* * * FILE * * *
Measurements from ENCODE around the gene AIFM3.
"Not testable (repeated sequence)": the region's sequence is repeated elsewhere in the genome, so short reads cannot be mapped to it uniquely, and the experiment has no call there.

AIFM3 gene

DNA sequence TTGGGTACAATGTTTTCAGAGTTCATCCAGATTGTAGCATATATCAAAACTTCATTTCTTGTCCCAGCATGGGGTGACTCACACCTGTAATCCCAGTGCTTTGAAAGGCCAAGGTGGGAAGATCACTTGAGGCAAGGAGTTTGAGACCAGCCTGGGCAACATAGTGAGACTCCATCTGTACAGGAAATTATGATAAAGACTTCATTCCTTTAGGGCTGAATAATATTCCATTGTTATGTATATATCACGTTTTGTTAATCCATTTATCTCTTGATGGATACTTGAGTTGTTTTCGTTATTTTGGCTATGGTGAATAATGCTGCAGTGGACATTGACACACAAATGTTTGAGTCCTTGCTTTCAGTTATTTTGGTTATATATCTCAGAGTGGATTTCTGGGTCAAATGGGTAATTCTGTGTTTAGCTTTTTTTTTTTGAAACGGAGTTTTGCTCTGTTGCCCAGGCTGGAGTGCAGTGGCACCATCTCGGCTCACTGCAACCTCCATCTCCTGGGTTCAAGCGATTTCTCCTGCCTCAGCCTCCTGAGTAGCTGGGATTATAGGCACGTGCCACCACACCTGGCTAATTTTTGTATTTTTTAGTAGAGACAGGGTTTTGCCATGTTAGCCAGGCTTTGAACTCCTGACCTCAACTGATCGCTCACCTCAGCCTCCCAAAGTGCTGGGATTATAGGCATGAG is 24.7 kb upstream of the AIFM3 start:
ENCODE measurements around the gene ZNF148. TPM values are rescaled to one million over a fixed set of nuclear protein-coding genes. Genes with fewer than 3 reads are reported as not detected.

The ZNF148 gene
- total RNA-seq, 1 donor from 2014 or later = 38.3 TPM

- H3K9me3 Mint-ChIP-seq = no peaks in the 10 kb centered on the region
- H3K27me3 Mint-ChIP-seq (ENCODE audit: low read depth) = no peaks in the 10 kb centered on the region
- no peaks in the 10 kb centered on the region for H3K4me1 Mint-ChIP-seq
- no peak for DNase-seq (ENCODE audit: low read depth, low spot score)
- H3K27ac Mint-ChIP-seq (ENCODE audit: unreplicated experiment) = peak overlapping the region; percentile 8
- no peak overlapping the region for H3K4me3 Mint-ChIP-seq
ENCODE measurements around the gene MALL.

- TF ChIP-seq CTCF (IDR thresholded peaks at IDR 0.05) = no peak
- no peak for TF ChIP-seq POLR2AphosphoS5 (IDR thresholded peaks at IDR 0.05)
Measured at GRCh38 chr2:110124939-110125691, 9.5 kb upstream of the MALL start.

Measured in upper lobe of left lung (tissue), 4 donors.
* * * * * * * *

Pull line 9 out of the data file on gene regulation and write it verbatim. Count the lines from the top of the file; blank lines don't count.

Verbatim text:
- H3K27me3 Mint-ChIP-seq (ENCODE audit: low read depth) = no peaks in the 10 kb centered on the region